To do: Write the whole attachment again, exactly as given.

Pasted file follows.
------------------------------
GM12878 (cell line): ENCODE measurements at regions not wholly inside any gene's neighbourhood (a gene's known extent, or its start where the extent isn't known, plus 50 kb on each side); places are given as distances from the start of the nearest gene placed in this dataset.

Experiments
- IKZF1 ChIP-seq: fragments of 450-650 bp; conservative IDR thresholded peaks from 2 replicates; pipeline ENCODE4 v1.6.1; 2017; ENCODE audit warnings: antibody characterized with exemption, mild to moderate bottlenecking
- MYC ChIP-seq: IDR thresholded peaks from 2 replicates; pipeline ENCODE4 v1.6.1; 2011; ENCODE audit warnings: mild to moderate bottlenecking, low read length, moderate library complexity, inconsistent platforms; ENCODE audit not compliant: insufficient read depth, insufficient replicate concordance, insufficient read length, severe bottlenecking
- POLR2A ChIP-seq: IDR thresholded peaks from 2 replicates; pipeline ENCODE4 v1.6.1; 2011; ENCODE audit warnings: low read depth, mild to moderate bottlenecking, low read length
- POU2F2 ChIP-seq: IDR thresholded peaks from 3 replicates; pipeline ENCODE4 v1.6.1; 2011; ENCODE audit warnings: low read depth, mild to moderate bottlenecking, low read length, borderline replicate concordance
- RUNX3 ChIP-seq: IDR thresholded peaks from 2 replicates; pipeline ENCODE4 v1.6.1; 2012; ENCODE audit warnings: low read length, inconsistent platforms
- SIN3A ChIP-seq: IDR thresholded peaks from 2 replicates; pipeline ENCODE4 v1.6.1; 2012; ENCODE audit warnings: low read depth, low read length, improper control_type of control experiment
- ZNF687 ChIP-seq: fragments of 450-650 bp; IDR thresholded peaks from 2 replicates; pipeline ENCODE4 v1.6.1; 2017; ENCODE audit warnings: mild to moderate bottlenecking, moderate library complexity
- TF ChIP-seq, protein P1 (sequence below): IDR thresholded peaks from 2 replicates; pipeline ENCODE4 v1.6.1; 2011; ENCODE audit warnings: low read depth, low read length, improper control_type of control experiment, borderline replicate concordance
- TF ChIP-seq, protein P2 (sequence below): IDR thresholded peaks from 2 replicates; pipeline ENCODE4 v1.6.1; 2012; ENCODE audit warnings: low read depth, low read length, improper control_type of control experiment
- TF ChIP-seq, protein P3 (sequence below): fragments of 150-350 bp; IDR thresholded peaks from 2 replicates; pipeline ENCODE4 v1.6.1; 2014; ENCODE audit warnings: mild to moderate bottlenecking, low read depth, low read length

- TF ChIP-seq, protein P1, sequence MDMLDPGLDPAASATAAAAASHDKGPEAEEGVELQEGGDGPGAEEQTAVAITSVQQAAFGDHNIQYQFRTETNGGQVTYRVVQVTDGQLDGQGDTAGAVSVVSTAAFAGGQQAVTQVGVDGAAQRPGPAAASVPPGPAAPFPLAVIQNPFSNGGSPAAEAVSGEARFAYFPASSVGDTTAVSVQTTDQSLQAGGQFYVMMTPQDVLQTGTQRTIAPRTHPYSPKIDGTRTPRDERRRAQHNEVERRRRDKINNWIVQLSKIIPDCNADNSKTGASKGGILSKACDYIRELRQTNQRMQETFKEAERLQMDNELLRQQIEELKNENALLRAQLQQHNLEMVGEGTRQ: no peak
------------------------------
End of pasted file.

GM12878 (cell line): ENCODE measurements at regions not wholly inside any gene's neighbourhood (a gene's known extent, or its start where the extent isn't known, plus 50 kb on each side); places are given as distances from the start of the nearest gene placed in this dataset.

Experiments
- IKZF1 ChIP-seq: fragments of 450-650 bp; conservative IDR thresholded peaks from 2 replicates; pipeline ENCODE4 v1.6.1; 2017; ENCODE audit warnings: antibody characterized with exemption, mild to moderate bottlenecking
- MYC ChIP-seq: IDR thresholded peaks from 2 replicates; pipeline ENCODE4 v1.6.1; 2011; ENCODE audit warnings: mild to moderate bottlenecking, low read length, moderate library complexity, inconsistent platforms; ENCODE audit not compliant: insufficient read depth, insufficient replicate concordance, insufficient read length, severe bottlenecking
- POLR2A ChIP-seq: IDR thresholded peaks from 2 replicates; pipeline ENCODE4 v1.6.1; 2011; ENCODE audit warnings: low read depth, mild to moderate bottlenecking, low read length
- POU2F2 ChIP-seq: IDR thresholded peaks from 3 replicates; pipeline ENCODE4 v1.6.1; 2011; ENCODE audit warnings: low read depth, mild to moderate bottlenecking, low read length, borderline replicate concordance
- RUNX3 ChIP-seq: IDR thresholded peaks from 2 replicates; pipeline ENCODE4 v1.6.1; 2012; ENCODE audit warnings: low read length, inconsistent platforms
- SIN3A ChIP-seq: IDR thresholded peaks from 2 replicates; pipeline ENCODE4 v1.6.1; 2012; ENCODE audit warnings: low read depth, low read length, improper control_type of control experiment
- ZNF687 ChIP-seq: fragments of 450-650 bp; IDR thresholded peaks from 2 replicates; pipeline ENCODE4 v1.6.1; 2017; ENCODE audit warnings: mild to moderate bottlenecking, moderate library complexity
- TF ChIP-seq, protein P1 (sequence below): IDR thresholded peaks from 2 replicates; pipeline ENCODE4 v1.6.1; 2011; ENCODE audit warnings: low read depth, low read length, improper control_type of control experiment, borderline replicate concordance
- TF ChIP-seq, protein P2 (sequence below): IDR thresholded peaks from 2 replicates; pipeline ENCODE4 v1.6.1; 2012; ENCODE audit warnings: low read depth, low read length, improper control_type of control experiment
- TF ChIP-seq, protein P3 (sequence below): fragments of 150-350 bp; IDR thresholded peaks from 2 replicates; pipeline ENCODE4 v1.6.1; 2014; ENCODE audit warnings: mild to moderate bottlenecking, low read depth, low read length

- TF ChIP-seq, protein P1, sequence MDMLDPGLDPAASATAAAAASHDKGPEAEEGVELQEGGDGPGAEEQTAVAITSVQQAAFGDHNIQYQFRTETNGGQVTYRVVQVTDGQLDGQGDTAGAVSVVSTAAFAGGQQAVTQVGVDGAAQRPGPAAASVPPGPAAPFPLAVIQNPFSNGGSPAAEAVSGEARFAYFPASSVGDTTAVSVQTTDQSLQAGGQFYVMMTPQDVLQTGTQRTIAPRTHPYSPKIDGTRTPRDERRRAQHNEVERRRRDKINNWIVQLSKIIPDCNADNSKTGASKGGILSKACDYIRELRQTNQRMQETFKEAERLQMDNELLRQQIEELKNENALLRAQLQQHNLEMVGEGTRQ: no peak